On Tue, Apr 3, 2018 at 6:51 PM, João Paulo Rechi Vita <jprv...@gmail.com> wrote:
> This are the results (testing with speedtest.net) I got at some key points:
> Version        Commit        Ping        Down        Up
> v4.11            a351e9b        12        25.44        5.99
> v4.11            a351e9b        131      17.02        5.89
> v4.13            569dbb8        174      14.08        0.00
> v4.13            569dbb8        261      8.41          0.00
> v4.15+revert d8a5b80        19        23.86        1.41
> v4.15+revert d8a5b80        189      18.69        1.39

I recommend doing throughput testing in a closed system using iperf.
speedtest.net is potentially useful for testing your ISP's bandwidth
at some particular point in time, but little else as it exposes you to
too many variables. I wouldn't take those numbers to mean much and the
inconclusive results you're getting could be explained by external
network loading and having little to do with your bisect effort. I can
get that spread in numbers from speedtest.net without making any
changes other than the time of day I do the test.

Here's how to do it. Install iperf2 (you could use iperf3, personal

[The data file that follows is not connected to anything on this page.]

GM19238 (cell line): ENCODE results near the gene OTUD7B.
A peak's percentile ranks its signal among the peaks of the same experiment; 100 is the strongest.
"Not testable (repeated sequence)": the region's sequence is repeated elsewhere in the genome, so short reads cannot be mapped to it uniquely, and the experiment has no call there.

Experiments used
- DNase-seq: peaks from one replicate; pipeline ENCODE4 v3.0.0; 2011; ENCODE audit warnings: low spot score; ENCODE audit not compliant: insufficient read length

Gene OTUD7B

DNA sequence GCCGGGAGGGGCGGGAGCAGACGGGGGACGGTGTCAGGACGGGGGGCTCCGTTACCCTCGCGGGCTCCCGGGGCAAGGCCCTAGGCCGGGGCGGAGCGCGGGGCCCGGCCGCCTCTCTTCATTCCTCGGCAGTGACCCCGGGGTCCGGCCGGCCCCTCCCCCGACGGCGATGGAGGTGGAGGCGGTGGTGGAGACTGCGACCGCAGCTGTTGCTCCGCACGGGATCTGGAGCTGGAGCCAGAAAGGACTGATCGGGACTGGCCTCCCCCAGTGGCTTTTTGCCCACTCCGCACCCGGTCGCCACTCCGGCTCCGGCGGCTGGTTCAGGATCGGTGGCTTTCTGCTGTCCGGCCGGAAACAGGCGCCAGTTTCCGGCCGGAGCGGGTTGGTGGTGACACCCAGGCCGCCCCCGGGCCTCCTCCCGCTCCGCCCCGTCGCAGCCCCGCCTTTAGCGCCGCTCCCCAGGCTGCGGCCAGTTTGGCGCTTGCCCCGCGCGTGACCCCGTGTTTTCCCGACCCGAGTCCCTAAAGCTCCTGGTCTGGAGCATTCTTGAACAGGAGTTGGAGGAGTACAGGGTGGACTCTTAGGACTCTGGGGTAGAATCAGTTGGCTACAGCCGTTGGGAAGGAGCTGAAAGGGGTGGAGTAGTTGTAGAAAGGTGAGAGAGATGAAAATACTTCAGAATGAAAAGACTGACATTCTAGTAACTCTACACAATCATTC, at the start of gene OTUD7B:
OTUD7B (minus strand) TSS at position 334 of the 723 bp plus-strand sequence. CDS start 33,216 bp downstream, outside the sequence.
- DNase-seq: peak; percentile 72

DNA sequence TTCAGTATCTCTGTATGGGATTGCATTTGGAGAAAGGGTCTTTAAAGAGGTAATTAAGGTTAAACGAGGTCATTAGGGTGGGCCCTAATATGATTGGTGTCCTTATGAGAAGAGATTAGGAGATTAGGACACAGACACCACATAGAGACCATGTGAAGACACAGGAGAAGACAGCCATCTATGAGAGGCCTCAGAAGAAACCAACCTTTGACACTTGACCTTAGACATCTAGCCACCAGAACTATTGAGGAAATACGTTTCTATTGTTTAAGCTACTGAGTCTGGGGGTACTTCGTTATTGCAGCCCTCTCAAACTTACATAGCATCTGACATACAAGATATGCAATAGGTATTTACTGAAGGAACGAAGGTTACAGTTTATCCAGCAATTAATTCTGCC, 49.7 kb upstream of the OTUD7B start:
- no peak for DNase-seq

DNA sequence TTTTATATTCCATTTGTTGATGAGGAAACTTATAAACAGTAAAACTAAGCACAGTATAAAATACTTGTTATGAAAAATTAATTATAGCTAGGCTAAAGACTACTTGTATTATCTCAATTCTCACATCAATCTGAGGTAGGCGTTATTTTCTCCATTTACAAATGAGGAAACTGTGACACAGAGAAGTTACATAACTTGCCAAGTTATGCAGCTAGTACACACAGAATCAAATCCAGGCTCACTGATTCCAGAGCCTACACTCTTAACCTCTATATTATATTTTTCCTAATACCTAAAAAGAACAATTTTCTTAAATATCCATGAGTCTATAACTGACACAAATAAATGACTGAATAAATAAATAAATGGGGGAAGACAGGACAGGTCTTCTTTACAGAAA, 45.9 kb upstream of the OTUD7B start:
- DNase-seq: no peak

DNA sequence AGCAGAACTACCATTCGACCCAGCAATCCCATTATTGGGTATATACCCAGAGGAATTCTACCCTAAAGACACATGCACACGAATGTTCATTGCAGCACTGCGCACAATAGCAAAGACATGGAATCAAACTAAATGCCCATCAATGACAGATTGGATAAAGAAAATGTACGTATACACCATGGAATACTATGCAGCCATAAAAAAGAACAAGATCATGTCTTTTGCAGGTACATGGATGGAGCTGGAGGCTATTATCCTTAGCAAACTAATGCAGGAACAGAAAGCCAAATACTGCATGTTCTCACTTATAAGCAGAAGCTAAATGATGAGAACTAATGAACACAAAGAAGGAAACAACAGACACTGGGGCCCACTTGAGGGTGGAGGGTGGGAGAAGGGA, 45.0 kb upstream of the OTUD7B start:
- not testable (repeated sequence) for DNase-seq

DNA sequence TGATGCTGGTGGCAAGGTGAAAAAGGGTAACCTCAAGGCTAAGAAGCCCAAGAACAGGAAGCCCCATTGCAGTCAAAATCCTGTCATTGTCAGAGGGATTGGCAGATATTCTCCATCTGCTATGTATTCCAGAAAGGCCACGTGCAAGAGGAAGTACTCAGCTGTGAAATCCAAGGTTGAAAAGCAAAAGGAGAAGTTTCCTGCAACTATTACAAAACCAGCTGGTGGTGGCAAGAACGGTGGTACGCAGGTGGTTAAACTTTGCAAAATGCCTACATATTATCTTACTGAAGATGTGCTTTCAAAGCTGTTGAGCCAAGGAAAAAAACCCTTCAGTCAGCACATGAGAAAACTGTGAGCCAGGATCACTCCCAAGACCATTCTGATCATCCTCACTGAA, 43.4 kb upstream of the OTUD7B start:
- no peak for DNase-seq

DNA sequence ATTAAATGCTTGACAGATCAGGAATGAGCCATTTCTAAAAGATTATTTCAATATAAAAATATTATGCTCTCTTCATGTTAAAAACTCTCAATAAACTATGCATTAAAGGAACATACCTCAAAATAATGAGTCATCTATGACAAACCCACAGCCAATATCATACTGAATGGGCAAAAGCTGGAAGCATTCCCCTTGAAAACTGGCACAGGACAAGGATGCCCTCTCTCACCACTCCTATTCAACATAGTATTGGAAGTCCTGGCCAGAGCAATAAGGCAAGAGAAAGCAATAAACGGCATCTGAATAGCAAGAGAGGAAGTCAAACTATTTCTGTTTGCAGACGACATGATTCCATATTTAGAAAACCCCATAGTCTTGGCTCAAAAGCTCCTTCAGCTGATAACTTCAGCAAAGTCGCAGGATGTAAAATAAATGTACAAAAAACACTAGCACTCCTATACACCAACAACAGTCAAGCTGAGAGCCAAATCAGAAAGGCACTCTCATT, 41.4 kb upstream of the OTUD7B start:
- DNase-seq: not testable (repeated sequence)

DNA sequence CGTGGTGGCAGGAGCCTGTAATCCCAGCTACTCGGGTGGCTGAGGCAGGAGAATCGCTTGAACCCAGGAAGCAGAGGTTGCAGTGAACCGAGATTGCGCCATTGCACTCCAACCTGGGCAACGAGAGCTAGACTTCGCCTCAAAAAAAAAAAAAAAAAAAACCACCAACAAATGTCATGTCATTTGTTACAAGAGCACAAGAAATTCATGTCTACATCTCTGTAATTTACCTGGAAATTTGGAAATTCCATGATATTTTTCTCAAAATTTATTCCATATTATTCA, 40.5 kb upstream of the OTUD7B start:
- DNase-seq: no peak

choice) on two machines, one being your device under test (DUT). Setup
a network configuration that looks similar to this:

server <==hardwire==> AP <--wireless link--> DUT

Be sure your hardwire is more bandwidth than your wireless link is
capable of, or set it up where the server is the AP. What you're
looking for here is environmental consistency, not maximum throughput

On the computer hardwired to the network, start the server, we'll
assume it has an ip of

    iperf -s

On your DUT:

    iperf -c

That's the most basic setup, check the man page for more options.

You will get best results if you can exclude other computers from your
test network and other wireless devices from your airspace.

- Steve

Steve deRosier
Cal-Sierra Consulting LLC

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